Originally used for race cars and luxury sports cars, low profile tires and becoming a more common sight on Alberta roads. These tires may be on trend right now, but they serve a much greater purpose than simply changing your vehicle’s aesthetic. Read on to learn some of the advantages and disadvantages of having low profile tires.
What are low profile tires?
To understand what low profile tires are, you first need to understand how tires are sized. Generally, when looking at tire sizes, you see numbers such as P175/65R14. The first number is the tire’s cross-section width in millimeters. The second number, in this case 65, is the aspect ratio which indicates sidewall height.
In this example, the aspect ratio is 65% of the cross-section width (175), giving you a sidewall height of approximately 114 mm. The lower this number is, the shorter the sidewall. Generally, low profile tires are those with an aspect ratio of 55 or less, though this can vary slightly.
There are a number of reasons why drivers like running low-profile tires on their vehicles. Here are some of the most noteworthy advantages:
Improved handling: Low-profile tires have stiffer sidewalls to make up for their reduced height. Combine this with the tires’ larger contact areas and it’s a recipe for increased grip on smooth surfaces and better wheel response. Overall, you end up with a quicker, more efficient tire.
Better braking: As the tires themselves take up less space, a larger rim is needed to compensate. In turn, this allows for larger braking hardware to be installed. Larger hardware means more stopping power, which can make a huge difference when you’re driving at higher speeds.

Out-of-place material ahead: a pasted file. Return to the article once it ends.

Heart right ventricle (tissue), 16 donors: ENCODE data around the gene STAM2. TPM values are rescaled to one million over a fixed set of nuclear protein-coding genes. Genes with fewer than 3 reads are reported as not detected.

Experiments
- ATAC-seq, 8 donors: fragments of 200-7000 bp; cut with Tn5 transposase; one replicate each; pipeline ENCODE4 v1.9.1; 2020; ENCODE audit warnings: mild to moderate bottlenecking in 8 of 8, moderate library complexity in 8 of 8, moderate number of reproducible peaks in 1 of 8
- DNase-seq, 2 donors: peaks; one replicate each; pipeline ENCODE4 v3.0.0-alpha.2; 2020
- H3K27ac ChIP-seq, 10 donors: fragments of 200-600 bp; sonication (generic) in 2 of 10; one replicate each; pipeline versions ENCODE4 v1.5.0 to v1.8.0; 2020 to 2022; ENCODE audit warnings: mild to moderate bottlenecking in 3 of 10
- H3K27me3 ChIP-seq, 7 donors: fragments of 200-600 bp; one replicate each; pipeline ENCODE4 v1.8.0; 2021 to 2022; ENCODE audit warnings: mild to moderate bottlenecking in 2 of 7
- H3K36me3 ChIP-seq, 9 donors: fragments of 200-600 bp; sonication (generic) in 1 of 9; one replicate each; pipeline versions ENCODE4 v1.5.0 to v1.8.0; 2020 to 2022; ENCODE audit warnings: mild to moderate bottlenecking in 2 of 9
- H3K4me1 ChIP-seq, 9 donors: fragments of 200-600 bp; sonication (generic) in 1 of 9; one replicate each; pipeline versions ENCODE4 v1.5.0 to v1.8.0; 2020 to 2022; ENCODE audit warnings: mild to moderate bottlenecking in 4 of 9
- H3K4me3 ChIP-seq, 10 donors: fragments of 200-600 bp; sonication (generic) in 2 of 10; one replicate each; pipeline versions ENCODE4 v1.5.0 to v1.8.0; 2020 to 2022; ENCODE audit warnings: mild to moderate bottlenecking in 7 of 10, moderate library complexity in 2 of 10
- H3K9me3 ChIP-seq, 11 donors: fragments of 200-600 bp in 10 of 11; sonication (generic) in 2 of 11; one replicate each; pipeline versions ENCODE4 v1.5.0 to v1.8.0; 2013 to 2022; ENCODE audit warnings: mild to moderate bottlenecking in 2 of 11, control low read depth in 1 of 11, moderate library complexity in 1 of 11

Increased fuel efficiency: Short, stiff sidewalls combined with simple tread patterns result in low-profile tires having lower rolling resistance. Lower rolling resistance accounts for better fuel economy.
Appearance: Alright this could go into either category depending on your personal preference, but generally people buying low profile tires enjoy the look. Depending on the type of vehicle you drive, low profile tires can add a sporty or luxury feel.
Of course, there are also a number of disadvantages to low-profile tires. Some of the most common concerns include:
A stiffer, bumpier ride: Running low profile tires puts less space between your vehicle and the road, leaving your suspension system responsible for absorbing the shock of the various bumps in the road. If your suspension system is configured for low-profile tires, then you’re in the clear. However, if not you risk doing some serious damage in addition to taking a loud, bumpy ride.
Rapid deflation: While there’s nothing to suggest that low-profile tires get flats more often, they will deflate significantly quicker if a flat does happen. The tires require less air because they are thinner, which means that there’s less air to lose should they be punctured.
Damage to the wheels: There’s a lot less cushion between your wheels and rims, and the road. Hitting a pothole that may have caused some discomfort with regular profile tires could actually do some damage when you’re running low profile tires. This can range from bending rims, to puncturing tires, or even more serious wheel issues.
Poorer grip on irregular surfaces: The same features that provide excellent handling lead to these tires performing poorly on uneven surfaces such as gravel roads. On wet or icy roads, you’ll find that low-profile tires have similar issues. The simple treads that provide great fuel economy don’t help when it comes to slick road conditions.
Ultimately, your driving style along with how you intend to use your vehicle are major factors in determining the type of tires that are best for you. Curious about whether or not you could benefit from low-profile tires? Contact the team at Park Muffler today!